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Children mimic your behaviors!

Contrary to popular belief, children hear what you say and see what you do.  Your behaviors and comments can leave a lasting impression.  Even your body image or weight concerns can be passed on to your kids.  Evidence shows that stressing thinness and weight control promotes eating disorders, low self-esteem, decreased body image, and weight bias in children.  Furthermore, eating behaviors linked to a higher risk for obesity are known to develop very early in life.  A 2001 study showed family food environments and attitudes around food and eating affect even preschool-aged kids’ eating behaviors.  You may think youngsters don’t pick up on your drastic dieting or negative comments you make about your body like older children, but they do!

Several studies show that restrictive feeding can impair a child’s ability to regulate their intake, resulting in overeating and weight gain.  Worrying about your own weight can influence your feeding style.  For example, forbidding high calorie foods or sweets in your home can result in your child sneaking food or feeling deprived and overeating when given the opportunity.  Overly controlling or eliminating fun foods simply doesn’t work with kids – balance is key.

Have you ever found yourself saying out loud:

“I have got to lose weight, I am getting so fat”

“I am going to be good and skip lunch today”

“No more desserts for me, I don’t deserve it”

If so, you may want to censor your comments and think before you speak.   Remember, your words could promote your child’s weight gain!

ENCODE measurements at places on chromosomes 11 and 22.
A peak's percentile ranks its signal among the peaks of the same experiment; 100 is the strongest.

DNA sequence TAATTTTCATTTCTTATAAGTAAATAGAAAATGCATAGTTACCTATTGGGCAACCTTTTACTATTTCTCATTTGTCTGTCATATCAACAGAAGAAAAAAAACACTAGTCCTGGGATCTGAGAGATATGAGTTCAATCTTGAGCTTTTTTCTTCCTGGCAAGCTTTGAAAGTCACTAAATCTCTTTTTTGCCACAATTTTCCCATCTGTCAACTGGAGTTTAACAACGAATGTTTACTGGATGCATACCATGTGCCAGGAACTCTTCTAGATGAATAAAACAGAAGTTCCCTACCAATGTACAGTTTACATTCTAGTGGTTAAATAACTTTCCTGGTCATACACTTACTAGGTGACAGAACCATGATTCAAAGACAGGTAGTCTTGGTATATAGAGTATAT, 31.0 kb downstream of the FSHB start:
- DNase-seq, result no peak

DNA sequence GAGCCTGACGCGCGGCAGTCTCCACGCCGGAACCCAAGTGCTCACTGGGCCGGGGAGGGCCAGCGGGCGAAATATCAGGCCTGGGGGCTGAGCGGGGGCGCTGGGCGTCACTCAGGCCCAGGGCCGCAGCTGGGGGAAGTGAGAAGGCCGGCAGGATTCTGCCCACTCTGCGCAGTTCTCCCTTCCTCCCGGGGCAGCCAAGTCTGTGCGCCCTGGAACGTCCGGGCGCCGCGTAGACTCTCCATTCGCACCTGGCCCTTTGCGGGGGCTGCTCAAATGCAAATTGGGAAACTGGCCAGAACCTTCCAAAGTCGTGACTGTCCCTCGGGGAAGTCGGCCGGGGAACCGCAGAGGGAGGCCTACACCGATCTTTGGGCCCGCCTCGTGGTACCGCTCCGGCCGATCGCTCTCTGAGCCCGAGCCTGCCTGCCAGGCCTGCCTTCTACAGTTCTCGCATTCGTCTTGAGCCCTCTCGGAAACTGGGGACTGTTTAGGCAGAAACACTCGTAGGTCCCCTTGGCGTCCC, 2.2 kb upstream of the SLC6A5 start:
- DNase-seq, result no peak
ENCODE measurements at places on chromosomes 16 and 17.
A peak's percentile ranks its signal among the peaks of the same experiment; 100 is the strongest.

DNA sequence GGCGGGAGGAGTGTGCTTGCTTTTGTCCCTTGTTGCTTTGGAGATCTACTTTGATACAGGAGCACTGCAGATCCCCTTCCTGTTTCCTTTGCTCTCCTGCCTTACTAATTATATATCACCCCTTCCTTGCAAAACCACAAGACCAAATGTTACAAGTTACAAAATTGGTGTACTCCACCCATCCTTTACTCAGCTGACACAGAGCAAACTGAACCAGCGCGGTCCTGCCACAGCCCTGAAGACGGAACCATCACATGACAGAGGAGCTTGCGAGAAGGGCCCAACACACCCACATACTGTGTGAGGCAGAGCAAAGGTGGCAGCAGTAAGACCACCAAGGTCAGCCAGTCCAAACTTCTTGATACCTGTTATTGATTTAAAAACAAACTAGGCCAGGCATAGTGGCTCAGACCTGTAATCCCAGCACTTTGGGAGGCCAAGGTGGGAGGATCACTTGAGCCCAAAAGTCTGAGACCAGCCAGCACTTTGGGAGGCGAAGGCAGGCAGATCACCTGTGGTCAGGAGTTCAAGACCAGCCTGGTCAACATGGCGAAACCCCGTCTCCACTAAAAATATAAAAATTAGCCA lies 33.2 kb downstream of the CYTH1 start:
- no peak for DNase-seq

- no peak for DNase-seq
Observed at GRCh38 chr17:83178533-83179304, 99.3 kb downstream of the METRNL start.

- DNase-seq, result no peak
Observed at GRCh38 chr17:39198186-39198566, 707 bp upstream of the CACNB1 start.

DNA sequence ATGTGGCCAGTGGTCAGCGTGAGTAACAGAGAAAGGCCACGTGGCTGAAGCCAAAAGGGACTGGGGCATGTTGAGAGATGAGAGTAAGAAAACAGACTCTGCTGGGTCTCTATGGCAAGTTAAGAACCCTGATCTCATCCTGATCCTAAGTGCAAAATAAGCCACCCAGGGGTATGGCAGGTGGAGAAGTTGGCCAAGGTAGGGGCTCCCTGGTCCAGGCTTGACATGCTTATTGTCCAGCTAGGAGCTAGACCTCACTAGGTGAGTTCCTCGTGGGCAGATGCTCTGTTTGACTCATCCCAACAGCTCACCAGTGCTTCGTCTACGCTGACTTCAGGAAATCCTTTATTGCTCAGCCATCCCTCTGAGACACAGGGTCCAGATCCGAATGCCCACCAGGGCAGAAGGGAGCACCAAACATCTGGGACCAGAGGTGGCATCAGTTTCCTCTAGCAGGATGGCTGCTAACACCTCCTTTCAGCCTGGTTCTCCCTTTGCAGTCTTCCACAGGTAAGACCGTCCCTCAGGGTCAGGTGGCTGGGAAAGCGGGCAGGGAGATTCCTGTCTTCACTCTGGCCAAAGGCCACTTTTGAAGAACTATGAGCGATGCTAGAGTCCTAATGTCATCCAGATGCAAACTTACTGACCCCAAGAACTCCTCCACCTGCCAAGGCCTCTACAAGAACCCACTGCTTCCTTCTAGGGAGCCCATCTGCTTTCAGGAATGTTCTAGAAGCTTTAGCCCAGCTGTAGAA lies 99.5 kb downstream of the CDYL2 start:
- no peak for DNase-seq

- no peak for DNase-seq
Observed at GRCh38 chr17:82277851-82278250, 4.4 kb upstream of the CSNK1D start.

As a parent, you can model  “good for you” behaviors without fixating on weight.  There’s nothing wrong with guiding your child towards adopting healthy habits that will benefit him or her – that’s part of your role!

Fortunately, there are several steps you can take to promote a healthy weight for yourself while empowering your child.

DO:

  • Be physically active and limit your own sedentary activities
  • Aim to eat when feeling physically hungry
  • Have a neutral view about all foods
  • Stock a range of nutritious foods in your home and choose these options more often
  • Offer balanced family meals as much as you can
  • Choose to talk about yourself and others with respect and appreciation

DON’T:

  • Get caught up in the latest fad diet or encourage your child to diet
  • Skip meals
  • Eliminate all sweets or high calorie foods from your home
  • Use food for rewards or punishments for yourself or for others
  • Eat while standing up or distracted (may lead to eating mindlessly)
  • Emphasize effects of unhealthy eating
  • Focus on anyone’s weight, especially yours or your child’s

Bottom line:  You are your child’s biggest role model – do you want your child viewing and treating their body the way you do?

Contributing Author:  Katherine Fowler, MS, RD, LDN

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In a society that places a high focus on food (both healthy and unhealthy), it’s easy to get mired in the black and white thinking of “good foods, bad foods”. Parents easily fall into this trap while they are in the midst of  “getting food right” for their kids. And boy, does the job of “getting food right” get confusing for everyone!

What if we changed the language we use?  What if we try to label foods in a positive manner, so that kids can grasp what we are trying to teach them without fear and negativity?

Fun Foods taste good but need limits.

Enter the concept of FUN FOOD.

FUN FOODS are foods that are yummy (and sometimes irresistible), usually due to their sweet, fatty and/or salty taste.

Examples are birthday cake, cupcakes, cookies, soda, candy, chips and fried foods. FUN FOODS tend to be generous in calories, low in nutrition and naturally alluring (think about those pleasure-seeking taste buds–sweet, salt, and fat).